. The attacker is strategic, can observe the defenders’ coverage probabilities, and chooses a target that maximizes the damage. We assume that attacker is indifferent among the targets, and attacks the target with the lowest coverage probability, breaking ties uniformly at random. In a given scenario, for all defenders, the attacker’s strategy is a vector of probabilities
, where is the probability of attacking the target protected by defender , with .We assume that if the attacker chooses to attack a target corresponding to defender and defender chooses to protect the target, then the utility of both is , and if the attacker attacks the target but it is not protected, then the utility of the defender is while the attacker’s utility is . If a defender chooses to cover a target, it will incur a cost . Additionally, we assume that targets are independent, i.e., if defender is successfully attacked, all other defenders receive 0 utility. We can thus define the expected utility of a defender as
where is the utility of if it is attacked, and is the utility of if it is not attacked. By the assumptions above,
3.2 The MultiTarget Model
Our key conceptual departure from related work is in allowing each defender to protect multiple targets, aligning it better with practical security domains. Specifically, suppose that there are defenders, each protecting targets. Then the strategy of defender will be a vector . The strategy profile of the attacker can then be described as a matrix of probabilities,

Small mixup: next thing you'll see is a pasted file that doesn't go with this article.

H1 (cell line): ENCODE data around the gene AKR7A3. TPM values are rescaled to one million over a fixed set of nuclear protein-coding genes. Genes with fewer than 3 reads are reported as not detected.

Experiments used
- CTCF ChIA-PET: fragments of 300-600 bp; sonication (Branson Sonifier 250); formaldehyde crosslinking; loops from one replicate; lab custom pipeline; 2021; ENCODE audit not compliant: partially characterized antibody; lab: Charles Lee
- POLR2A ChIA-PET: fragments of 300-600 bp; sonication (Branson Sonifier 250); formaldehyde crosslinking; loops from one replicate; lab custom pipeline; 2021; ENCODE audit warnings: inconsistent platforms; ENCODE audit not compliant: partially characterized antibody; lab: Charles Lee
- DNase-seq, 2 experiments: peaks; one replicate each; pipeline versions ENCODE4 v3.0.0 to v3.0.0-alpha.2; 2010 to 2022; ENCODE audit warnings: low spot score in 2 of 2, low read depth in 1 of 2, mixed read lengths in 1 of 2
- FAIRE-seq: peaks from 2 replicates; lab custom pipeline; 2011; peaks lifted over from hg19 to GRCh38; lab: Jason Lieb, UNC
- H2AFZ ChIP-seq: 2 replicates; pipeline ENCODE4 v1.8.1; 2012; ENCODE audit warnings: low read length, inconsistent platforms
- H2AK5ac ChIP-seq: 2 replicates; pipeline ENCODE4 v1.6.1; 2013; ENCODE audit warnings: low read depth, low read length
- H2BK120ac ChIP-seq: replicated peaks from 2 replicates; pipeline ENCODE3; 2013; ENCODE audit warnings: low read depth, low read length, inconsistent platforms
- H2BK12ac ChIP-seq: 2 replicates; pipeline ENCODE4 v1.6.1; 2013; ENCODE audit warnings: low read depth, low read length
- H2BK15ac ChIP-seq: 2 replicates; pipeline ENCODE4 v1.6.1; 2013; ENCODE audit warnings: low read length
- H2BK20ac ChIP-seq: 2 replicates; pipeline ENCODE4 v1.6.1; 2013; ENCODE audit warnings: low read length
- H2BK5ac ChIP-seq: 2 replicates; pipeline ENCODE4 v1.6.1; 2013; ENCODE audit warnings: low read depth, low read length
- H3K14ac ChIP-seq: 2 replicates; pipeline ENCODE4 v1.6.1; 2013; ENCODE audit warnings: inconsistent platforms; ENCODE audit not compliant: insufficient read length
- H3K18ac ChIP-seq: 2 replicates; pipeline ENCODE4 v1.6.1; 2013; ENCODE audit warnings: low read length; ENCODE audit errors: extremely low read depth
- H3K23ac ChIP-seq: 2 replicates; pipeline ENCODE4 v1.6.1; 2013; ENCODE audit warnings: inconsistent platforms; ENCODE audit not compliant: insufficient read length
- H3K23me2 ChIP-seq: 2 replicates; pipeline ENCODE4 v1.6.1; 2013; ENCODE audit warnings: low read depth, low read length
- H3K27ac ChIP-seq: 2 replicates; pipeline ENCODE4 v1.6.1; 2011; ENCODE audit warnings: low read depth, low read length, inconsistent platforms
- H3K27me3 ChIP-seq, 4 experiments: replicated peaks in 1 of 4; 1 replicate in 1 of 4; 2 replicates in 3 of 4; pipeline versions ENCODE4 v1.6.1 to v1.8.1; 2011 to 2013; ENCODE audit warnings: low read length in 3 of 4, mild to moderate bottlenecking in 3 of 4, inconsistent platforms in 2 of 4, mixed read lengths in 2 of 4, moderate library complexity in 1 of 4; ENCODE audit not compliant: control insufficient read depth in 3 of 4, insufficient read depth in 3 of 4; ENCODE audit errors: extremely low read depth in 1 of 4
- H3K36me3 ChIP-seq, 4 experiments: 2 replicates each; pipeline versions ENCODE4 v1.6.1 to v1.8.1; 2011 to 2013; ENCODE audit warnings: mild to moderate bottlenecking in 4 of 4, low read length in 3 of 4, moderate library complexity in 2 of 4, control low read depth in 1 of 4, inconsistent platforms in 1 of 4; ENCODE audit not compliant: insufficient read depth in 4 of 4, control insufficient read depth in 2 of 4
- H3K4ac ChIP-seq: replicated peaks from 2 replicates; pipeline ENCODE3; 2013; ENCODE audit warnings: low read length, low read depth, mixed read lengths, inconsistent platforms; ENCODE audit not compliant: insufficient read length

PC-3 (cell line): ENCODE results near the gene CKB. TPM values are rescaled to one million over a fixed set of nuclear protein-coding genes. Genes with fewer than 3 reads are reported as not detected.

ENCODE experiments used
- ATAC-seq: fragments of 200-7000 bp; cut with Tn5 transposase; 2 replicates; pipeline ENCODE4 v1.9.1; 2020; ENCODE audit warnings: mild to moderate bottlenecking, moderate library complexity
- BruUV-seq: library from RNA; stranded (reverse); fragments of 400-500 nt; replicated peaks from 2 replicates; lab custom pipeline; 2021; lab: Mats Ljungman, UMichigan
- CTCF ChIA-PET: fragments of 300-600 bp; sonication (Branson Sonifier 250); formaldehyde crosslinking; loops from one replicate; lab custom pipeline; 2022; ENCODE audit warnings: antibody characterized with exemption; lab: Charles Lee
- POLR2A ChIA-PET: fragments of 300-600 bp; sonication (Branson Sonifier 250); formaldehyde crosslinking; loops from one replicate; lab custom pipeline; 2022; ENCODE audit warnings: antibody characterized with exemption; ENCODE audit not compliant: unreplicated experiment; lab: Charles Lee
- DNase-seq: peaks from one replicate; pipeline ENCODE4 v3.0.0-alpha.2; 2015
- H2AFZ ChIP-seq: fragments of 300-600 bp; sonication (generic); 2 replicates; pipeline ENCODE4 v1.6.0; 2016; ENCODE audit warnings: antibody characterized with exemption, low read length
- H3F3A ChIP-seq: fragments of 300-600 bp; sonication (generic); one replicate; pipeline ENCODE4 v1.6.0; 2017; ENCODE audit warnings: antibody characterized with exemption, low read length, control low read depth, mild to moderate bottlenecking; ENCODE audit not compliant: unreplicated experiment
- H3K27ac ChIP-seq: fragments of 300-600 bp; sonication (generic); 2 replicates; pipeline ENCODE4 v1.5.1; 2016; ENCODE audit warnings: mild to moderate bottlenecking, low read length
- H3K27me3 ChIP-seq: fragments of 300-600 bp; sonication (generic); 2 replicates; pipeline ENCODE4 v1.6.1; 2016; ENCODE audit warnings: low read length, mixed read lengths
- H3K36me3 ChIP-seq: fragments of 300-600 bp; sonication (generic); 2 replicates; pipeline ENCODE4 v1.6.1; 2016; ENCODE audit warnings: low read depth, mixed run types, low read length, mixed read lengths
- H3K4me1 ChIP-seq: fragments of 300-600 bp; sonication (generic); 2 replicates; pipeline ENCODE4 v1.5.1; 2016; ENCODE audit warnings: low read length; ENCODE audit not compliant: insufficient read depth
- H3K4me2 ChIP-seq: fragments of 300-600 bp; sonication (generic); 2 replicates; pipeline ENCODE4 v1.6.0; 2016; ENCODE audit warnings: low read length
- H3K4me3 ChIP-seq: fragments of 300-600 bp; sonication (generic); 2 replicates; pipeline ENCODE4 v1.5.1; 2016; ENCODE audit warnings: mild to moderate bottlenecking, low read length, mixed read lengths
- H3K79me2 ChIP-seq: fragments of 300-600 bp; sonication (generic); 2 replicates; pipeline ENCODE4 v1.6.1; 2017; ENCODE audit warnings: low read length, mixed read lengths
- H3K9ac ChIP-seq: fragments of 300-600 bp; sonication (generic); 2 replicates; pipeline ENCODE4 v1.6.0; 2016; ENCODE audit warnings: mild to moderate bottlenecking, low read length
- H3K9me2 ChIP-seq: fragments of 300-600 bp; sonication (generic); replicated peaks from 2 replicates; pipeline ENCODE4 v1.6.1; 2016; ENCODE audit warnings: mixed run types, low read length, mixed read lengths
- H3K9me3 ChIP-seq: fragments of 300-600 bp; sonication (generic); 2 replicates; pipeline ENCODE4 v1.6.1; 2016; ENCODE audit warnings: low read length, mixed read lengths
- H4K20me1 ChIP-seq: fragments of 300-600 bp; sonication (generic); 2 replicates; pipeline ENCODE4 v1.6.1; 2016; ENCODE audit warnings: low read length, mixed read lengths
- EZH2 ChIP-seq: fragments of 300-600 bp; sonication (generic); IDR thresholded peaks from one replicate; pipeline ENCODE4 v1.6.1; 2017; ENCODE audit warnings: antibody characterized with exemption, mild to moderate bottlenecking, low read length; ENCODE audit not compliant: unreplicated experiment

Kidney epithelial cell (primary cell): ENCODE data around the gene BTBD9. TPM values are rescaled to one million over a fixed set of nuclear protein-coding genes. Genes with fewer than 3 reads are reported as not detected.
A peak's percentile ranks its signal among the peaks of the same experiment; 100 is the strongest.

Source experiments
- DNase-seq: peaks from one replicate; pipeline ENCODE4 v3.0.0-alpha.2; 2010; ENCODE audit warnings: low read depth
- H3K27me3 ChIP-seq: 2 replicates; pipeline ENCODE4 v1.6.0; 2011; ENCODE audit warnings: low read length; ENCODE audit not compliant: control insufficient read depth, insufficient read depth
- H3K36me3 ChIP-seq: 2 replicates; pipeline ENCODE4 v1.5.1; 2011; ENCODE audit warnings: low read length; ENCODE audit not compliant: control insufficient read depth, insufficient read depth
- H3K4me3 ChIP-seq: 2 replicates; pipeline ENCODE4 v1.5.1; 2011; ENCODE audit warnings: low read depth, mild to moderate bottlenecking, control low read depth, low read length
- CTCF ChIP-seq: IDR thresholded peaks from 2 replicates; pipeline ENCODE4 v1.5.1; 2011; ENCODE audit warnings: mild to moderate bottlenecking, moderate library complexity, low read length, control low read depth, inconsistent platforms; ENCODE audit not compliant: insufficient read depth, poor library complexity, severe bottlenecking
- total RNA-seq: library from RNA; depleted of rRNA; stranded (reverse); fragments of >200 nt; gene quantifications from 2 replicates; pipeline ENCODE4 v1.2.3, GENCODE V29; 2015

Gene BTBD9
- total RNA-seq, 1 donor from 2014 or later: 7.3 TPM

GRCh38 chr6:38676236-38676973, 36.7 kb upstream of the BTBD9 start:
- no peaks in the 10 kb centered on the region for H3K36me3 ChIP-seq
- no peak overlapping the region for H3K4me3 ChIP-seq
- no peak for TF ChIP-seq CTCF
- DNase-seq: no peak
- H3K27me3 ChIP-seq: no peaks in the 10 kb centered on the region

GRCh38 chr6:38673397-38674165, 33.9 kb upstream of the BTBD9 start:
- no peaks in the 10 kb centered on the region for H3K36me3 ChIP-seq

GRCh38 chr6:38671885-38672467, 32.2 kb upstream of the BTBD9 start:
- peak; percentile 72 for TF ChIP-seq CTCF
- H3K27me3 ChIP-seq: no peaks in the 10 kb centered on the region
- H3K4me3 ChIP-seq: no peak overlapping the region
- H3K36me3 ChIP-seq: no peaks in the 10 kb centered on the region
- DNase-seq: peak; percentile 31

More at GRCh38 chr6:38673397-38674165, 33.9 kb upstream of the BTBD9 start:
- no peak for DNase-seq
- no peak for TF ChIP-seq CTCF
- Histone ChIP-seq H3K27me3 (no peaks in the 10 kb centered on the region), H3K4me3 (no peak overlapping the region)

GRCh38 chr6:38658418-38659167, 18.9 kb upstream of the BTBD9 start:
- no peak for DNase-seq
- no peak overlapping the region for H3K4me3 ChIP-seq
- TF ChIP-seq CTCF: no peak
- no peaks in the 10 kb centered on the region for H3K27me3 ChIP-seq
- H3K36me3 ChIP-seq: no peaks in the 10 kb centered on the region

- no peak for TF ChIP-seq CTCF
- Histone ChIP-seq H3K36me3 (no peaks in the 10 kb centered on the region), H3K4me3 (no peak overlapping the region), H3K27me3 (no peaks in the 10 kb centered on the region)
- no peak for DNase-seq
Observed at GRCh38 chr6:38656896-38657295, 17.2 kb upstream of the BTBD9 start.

in which and for each and . The expected utility of a defender in this model is
where is the utility of target to defender if it is attacked, and is the utility of target to if it is not attacked. Using the notation introduced earlier, we have
3.3 The General Model
Generalizing further, we assume that if the attacker chooses to attack a target protected by defender and the defender chooses to protect the target, then the utility of the target to defender is , and if the attacker attacks the target but it is not protected, then the utility of the target to the defender is . It is reasonable to assume that . If the target of defender is not attacked, then we assume that the utility of the target for defender is . Other assumptions are the same as those in the multitarget model. In the general model, therefore,